Elegantly simple: linear motion that saves cost and space
02 December 2014
The use of lead screws with guide rails is a proven technology for applications requiring linear motion but it is often over-engineered for smaller applications where only light duty is required. Tobias Münch reports.
In areas such as lab automation or 3D printing, a simpler, easier-to-install alternative has a great deal of appeal to machine builders.
With this requirement in mind, Thomson has developed a new product called ‘Glide Screw’, which combines both linear bearing and lead screw in a single device without the need for additional guidance components. This patent pending technology has a much smaller footprint than the traditional round or profile rail screw and guide systems. It is quicker and easier to install, removes alignment issues and is effectively maintenance-free.
Traditional linear motion systems, which use a screw and guide, do not make use of the outside diameter of the screw. In developing its alternative for smaller footprint applications, Thomson dispensed with external guides by using the outside of the screw as a bearing surface. The resulting product uses just a lead screw and lead nut to deliver linear motion for small machines.
A traditional lead screw and lead nut can handle an axial load transmitted via the nut threads to contact bearings at both ends of the assembly. However, this system cannot take side or moment loads; such loading would cause all sorts of problems, including binding, squeaking, higher torque and premature failure. To resolve this, the Thomson screw has a bearing grade finish with radial bearings, which slide along the outside of the screw.
The bearing carriage is between the inside races of the radial bearings and outside diameter of the screw. To handle radial loads, opposing reactionary forces are created where the bearings touch the outside of the screw. Twisting or moment loads are also transmitted via the bearings in an opposing direction. In this way, the Glide Screw’s simple lead screw and lead nut design can handle axial, radial and moment loads.
With no external guides, the Glide Screw offers a smaller footprint and fewer parts. Indeed, compared with an equivalent traditional round rail system, Glide Screw has less than 40 percent of the components. Systems that use linear guides also require precise screw alignment in relation to the guides and careful preparation of reference surfaces. Any misalignment is likely to lead to premature failure in the field. Because it combines lead screw and guide, Glide Screw is pre-aligned at the factory, reducing set-up time on installation. All that is needed, along with the Glide Screw itself, is a feature to stop rotation.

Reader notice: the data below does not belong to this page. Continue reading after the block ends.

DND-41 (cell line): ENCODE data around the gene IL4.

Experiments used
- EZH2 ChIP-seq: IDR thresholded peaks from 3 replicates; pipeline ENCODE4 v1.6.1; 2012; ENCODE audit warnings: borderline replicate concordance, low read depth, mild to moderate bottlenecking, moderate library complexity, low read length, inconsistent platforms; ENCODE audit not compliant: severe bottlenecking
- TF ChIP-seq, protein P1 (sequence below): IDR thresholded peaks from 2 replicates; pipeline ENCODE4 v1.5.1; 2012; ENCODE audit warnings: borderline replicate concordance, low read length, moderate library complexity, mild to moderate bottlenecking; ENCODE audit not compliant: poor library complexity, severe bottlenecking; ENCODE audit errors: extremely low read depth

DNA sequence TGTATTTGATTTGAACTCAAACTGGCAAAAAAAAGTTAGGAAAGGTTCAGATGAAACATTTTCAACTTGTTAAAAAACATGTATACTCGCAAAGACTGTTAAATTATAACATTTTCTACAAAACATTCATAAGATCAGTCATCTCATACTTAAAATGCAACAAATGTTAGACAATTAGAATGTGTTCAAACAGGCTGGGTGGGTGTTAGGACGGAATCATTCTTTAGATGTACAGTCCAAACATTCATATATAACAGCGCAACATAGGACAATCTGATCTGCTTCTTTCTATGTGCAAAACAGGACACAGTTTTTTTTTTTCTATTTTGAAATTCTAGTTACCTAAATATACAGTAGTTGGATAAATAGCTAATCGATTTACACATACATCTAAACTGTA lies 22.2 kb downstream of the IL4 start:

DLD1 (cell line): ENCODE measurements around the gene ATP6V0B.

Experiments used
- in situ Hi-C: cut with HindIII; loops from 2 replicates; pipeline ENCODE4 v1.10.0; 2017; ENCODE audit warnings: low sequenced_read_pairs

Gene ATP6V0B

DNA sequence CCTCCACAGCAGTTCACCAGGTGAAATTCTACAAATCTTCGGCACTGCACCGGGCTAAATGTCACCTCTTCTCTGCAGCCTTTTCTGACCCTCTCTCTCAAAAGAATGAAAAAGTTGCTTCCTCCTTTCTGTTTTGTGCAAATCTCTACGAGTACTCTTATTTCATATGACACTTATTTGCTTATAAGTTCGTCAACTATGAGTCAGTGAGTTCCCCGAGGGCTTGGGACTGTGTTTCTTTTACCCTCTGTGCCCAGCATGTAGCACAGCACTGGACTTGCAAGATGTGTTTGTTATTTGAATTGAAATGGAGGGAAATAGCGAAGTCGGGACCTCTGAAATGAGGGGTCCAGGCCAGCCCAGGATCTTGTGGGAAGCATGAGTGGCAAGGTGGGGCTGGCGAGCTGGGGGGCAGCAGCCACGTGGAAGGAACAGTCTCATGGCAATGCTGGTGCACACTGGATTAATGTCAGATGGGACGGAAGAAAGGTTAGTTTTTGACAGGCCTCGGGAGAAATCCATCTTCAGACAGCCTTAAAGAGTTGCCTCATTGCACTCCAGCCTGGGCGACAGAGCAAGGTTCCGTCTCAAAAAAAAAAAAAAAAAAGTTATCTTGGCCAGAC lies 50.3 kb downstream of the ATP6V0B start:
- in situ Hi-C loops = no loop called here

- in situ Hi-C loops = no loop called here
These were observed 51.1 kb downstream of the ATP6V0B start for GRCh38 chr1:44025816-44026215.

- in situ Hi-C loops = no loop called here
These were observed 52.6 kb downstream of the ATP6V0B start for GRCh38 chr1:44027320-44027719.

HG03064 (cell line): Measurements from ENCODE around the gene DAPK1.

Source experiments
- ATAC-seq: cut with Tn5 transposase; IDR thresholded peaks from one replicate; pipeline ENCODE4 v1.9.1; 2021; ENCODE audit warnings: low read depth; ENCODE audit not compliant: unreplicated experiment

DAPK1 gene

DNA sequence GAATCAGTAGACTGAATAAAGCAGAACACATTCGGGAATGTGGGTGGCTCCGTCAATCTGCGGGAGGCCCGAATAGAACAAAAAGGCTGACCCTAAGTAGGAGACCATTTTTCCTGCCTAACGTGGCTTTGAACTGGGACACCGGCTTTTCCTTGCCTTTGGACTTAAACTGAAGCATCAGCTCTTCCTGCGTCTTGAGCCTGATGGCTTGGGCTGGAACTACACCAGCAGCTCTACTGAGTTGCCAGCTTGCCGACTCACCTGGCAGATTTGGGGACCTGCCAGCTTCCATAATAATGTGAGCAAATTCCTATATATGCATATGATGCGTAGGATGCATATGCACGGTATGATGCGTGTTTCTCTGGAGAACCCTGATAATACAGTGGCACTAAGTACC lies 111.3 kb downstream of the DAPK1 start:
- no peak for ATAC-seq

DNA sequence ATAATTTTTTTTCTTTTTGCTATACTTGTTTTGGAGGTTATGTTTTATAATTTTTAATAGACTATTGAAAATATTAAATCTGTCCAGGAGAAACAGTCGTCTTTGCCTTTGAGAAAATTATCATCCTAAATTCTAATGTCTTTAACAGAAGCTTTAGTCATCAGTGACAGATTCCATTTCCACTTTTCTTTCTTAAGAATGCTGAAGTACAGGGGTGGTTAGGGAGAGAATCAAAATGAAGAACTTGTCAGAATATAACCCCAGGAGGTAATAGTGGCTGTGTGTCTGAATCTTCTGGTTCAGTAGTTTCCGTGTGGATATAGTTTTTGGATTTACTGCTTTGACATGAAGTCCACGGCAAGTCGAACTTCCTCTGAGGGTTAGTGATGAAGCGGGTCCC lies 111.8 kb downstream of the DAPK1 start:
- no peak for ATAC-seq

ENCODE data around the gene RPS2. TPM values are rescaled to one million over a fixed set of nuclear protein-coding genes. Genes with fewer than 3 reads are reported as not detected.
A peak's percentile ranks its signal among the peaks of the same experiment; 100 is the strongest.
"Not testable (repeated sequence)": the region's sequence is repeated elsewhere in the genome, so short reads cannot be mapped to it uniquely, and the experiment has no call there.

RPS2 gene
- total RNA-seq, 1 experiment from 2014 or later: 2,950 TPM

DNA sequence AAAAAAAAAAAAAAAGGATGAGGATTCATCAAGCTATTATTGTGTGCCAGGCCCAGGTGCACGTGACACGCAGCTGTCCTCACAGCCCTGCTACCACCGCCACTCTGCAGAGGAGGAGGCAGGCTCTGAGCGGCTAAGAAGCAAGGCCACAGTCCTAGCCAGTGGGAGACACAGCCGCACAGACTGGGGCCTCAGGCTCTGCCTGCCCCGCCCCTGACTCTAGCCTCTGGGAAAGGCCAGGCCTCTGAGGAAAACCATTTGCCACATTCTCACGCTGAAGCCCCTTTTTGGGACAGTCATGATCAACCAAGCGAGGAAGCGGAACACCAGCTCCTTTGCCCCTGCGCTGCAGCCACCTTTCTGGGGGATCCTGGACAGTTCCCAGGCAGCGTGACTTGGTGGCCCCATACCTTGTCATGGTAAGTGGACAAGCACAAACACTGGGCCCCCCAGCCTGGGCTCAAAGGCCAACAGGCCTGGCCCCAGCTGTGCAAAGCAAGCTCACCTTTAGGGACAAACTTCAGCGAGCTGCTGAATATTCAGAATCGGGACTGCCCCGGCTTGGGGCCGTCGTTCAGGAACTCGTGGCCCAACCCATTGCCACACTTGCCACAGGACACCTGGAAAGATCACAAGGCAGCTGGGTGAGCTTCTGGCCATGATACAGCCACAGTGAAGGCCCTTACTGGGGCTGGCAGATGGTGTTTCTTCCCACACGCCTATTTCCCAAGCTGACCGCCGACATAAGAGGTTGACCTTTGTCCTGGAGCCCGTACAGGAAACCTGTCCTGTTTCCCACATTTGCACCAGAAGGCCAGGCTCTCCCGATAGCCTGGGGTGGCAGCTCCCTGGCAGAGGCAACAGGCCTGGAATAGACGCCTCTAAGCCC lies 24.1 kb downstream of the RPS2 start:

Compared with a round rail guided linear motion system, Glide Screw installation, surface preparation and alignment can typically be undertaken in a quarter of the time. And when comparisons are made with a profile rail, which demands great care and needs tight tolerances in surface preparation, the Thomson product takes even les time to install.
Thomson claims Glide Screw is effectively maintenance-free, thanks to the use of its ‘Lube-4-Life’ technology, which is a standard feature of the product. This self-lubricating system uses a polymer block – essentially a sponge with lubricant retained within its pores – that is located within the lead nut. As the nut moves along the screw, a small amount of lubricant is released, sufficient to maintain the system’s long-term performance and reliability.
A good choice for small machines
Glide Screw is a suitable choice for laboratory instrument or medical device designs where a more compact, cleaner, smoother and quieter linear motion is desirable. It also offers the precision necessary for these applications, but in a more cost-effective way than traditional linear guided systems, which tend to be over-designed – particularly for those laboratory automation applications requiring movement in three axes. And in 3D printing machines, the device can also help reduce product complexity (and hence cost) while improving reliability.
Thomson stocks Glide Screw in a range of standard metric and imperial standard sizes with flanged and cylindrical nut bodies for fast delivery. If required, special configurations are available for use in high temperature applications (such as ovens or autoclaves), clean room environments and processes requiring food grade materials.
Depending upon machine requirements, the screws can be mounted with fixed/fixed, fixed/supported or supported/supported end supports. An efficient customisation service is also available from Thomson for custom nut configurations, screw diameters and thread leads to meet customers’ own specifications.
Since Glide Screw is both drive system and linear guide, the device is supplied perfectly aligned and therefore cannot bind. It can handle axial, moment or side loads without additional linear guidance or support.
Thomson designed the Glide Screw with an understanding of the needs and demands of small machine builders. With standard and custom sizes available, this device offers an innovative alternative to complex, traditional linear motion solutions for many applications including small-scale laboratory automation, medical imaging, multi-axis printing and pick-and-place machines. Where light duty linear motion is required, it can lower the total cost of ownership of a machine and deliver overall improved performance.
Tobias Münch is product line specialist, screws and screw jacks, Thomson Linear
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